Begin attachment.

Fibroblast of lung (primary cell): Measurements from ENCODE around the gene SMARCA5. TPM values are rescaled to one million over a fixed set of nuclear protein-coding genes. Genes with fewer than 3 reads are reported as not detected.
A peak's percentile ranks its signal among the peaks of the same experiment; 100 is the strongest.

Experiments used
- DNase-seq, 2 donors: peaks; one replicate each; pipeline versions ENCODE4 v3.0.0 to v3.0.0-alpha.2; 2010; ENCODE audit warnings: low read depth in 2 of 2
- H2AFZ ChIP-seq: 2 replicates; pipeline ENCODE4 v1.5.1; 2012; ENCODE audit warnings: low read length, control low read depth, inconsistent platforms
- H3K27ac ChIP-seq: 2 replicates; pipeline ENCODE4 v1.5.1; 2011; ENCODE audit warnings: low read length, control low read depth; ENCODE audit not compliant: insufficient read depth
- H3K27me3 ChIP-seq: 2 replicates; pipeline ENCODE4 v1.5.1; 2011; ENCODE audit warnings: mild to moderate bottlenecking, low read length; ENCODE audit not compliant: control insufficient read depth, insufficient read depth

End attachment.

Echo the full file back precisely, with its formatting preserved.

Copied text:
Fibroblast of lung (primary cell): Measurements from ENCODE around the gene SMARCA5. TPM values are rescaled to one million over a fixed set of nuclear protein-coding genes. Genes with fewer than 3 reads are reported as not detected.
A peak's percentile ranks its signal among the peaks of the same experiment; 100 is the strongest.

Experiments used
- DNase-seq, 2 donors: peaks; one replicate each; pipeline versions ENCODE4 v3.0.0 to v3.0.0-alpha.2; 2010; ENCODE audit warnings: low read depth in 2 of 2
- H2AFZ ChIP-seq: 2 replicates; pipeline ENCODE4 v1.5.1; 2012; ENCODE audit warnings: low read length, control low read depth, inconsistent platforms
- H3K27ac ChIP-seq: 2 replicates; pipeline ENCODE4 v1.5.1; 2011; ENCODE audit warnings: low read length, control low read depth; ENCODE audit not compliant: insufficient read depth
- H3K27me3 ChIP-seq: 2 replicates; pipeline ENCODE4 v1.5.1; 2011; ENCODE audit warnings: mild to moderate bottlenecking, low read length; ENCODE audit not compliant: control insufficient read depth, insufficient read depth